Desoto County News

DCS board approves reading camp, summer school programs

DeSoto County School District (DCS) board members moved ahead with two programs the school district offers to help students needing to catch up ahead of their next year of classes.

DCS has offered a third grade reading camp and a summer school in the past and those programs will continue after an approval vote by the board on Thursday afternoon.  

The Literacy-Based Promotion Act requires all third-grade students to read on grade level before they can be promoted to fourth grade. To ensure students can read on level, they are administered the Mississippi Academic Assessment Program (MAAP) at the end of third grade. If a student does not pass this assessment, even though he/she may have passed third grade, the student must be given an opportunity to retest.

Assistant Superintendent of Academic Services Thomas Spencer said the reading camp would be held at Southaven Intermediate School between June 20-30 from 8-11:30 a.m. 

“There would be no cost for the students to attend,” Spencer said. “Bus transportation would be provided.”

Students who take part in the summer reading camp would be retested again at the end of June to determine if their reading level would allow them to be promoted to fourth grade.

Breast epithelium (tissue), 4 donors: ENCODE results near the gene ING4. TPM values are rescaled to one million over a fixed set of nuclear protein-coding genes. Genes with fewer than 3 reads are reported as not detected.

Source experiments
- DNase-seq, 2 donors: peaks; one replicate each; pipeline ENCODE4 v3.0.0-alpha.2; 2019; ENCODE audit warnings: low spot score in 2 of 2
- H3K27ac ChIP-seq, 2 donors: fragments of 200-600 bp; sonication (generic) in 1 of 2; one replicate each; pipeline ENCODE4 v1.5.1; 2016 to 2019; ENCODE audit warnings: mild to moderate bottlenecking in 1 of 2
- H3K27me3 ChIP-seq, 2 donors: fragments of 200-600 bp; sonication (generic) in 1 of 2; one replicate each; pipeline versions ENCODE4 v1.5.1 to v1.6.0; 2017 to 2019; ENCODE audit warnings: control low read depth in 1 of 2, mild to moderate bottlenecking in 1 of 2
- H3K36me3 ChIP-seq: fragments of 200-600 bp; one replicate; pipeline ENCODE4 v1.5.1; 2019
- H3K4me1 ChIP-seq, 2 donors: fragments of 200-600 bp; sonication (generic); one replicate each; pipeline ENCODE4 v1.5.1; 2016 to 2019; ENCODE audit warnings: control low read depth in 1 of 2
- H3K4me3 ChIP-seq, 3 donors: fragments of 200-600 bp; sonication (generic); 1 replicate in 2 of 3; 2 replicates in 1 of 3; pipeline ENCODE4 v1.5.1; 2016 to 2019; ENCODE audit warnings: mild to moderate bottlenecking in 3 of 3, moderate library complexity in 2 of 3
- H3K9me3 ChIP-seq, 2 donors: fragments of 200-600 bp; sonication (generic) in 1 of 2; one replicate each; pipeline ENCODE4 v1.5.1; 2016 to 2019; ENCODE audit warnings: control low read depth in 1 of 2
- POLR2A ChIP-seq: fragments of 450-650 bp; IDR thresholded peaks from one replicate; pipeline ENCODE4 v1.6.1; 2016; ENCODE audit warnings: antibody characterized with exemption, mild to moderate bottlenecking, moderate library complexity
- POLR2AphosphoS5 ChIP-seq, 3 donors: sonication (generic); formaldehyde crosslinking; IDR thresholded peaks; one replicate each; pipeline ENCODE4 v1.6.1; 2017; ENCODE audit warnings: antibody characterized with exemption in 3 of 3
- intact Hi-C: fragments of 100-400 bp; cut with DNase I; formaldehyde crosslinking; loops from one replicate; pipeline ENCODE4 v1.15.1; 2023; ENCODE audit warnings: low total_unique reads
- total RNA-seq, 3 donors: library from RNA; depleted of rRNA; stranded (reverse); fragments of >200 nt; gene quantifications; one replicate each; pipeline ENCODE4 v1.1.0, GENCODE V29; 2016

Academic Support and School Improvement Executive Director Amanda Samples added the second re-testing would come in the middle of May to determine who needs to be at the summer reading camp, so they couldn’t tell the board immediately how many students would be taking part in the camp and to what level of bus transportation would be needed. 

The third grade reading camp was approved on a 5-0 vote.  

Summer school proposals were also approved by the school board on Thursday. Students in grades 3-5 needing help in one content area will be able to attend summer school between June 6-30 at Southaven Intermediate School. There is no cost to take part but no bus transportation will be offered.  

Students will receive 3.5 hours of direct instruction from a certified teacher and mastery of skills will be determined through the analysis of district created assessments. If a student successfully remediates the necessary skills, he/she will be promoted to the next grade. 

Students who have been retained in one content area (ELA, Math, Science, or Social Studies) will be eligible to attend at no cost.

A similar summer school program for middle and high school students in grades 6-12 needing help in a subject area will be offered between May 31-July 8 at Southaven High School.  Again, no cost to take part but no bus transportation is offered. 

Students will earn credits through Edgenuity, with the exception of driver’s education. Middle school students will be allowed to recover no more than two credits; high school students will be allowed to recover any and all credits not earned during the regular school year at no cost, except for driver’s education. Bus transportation will not be provided.

School board members Thursday were also introduced to a five-year strategic plan for the district, a plan likely to be voted on at its next meeting April 21.  Board approvals for parking lot overlays at Southaven Elementary School and parking lot repairs at Center Hill High School were given, as well as a drainage project at Southaven High School.  

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